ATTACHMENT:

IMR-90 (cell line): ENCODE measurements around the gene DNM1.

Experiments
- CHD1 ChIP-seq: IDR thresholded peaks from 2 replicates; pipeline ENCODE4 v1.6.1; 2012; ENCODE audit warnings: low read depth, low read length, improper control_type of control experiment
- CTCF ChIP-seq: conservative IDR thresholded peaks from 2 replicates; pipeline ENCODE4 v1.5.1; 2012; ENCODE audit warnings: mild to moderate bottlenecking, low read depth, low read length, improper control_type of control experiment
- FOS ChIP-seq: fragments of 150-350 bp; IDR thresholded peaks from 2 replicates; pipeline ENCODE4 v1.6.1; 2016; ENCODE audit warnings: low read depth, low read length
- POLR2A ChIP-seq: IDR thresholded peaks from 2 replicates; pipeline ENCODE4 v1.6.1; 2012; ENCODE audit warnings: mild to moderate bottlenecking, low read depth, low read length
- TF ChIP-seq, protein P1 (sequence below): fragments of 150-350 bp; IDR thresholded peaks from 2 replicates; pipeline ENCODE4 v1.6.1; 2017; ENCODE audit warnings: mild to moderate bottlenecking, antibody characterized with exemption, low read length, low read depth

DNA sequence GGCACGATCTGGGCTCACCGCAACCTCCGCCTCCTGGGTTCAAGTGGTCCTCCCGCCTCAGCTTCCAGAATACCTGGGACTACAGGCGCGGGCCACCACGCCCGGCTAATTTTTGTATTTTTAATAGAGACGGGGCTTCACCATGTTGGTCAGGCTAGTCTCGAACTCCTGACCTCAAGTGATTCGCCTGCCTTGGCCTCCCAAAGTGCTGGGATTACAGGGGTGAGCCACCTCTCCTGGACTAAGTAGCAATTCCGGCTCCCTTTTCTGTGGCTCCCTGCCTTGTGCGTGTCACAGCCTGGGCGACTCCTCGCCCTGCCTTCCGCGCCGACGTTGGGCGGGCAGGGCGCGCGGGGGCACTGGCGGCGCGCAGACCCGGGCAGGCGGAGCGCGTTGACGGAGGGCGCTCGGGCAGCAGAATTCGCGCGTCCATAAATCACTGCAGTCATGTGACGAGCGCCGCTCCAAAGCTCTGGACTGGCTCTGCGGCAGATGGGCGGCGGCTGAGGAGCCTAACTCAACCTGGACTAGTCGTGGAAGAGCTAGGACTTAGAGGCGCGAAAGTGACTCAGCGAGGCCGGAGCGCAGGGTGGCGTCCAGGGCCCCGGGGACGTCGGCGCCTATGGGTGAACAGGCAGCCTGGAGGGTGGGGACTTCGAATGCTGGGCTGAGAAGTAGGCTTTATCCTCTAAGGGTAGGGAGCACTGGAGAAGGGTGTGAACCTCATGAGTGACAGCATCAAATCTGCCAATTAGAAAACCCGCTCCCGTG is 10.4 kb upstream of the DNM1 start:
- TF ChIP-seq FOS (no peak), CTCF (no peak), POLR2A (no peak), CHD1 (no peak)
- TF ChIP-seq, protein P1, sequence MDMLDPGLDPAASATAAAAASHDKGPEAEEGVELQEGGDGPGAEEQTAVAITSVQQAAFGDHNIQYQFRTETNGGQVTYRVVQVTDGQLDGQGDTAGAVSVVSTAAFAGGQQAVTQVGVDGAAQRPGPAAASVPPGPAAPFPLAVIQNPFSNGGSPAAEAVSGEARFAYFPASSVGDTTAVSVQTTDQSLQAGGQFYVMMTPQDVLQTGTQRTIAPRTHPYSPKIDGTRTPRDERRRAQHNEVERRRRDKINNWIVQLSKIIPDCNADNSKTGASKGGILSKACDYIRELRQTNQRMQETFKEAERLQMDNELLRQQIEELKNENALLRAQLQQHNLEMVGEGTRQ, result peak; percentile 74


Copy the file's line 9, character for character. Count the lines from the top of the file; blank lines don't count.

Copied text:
- TF ChIP-seq FOS (no peak), CTCF (no peak), POLR2A (no peak), CHD1 (no peak)